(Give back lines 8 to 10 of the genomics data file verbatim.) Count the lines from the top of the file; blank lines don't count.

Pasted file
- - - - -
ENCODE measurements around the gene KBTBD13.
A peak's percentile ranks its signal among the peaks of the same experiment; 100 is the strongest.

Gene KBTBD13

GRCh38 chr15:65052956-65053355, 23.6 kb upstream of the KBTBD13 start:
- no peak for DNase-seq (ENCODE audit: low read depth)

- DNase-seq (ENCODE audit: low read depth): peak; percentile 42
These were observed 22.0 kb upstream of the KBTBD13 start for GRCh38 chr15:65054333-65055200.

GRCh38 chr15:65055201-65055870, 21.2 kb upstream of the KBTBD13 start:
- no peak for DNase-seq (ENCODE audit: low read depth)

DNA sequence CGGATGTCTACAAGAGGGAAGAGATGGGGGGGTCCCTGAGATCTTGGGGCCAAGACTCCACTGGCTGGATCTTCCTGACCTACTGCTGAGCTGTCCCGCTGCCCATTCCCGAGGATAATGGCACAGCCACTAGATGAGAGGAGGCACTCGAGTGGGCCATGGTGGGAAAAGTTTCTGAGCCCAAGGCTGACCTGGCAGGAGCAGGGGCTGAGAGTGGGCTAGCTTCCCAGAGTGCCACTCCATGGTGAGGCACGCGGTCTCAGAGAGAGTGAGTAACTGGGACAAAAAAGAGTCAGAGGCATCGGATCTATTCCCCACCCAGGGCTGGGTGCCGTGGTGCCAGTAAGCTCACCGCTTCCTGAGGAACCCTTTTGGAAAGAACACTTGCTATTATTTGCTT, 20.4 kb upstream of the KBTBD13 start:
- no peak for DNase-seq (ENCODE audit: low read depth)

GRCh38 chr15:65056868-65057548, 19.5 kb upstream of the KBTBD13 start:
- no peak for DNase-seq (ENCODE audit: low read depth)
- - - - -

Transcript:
GRCh38 chr15:65055201-65055870, 21.2 kb upstream of the KBTBD13 start:
- no peak for DNase-seq (ENCODE audit: low read depth)

DNA sequence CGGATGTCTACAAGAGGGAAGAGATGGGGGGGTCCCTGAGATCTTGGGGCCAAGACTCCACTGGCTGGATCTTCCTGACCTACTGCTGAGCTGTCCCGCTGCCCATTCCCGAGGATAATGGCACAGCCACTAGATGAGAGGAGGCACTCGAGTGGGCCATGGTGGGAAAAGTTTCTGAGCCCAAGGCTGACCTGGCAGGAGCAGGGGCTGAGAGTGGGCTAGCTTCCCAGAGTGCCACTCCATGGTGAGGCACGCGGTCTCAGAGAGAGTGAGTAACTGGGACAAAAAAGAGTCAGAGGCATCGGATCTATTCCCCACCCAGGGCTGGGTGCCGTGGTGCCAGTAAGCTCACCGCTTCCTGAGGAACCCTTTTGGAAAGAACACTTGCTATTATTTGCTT, 20.4 kb upstream of the KBTBD13 start: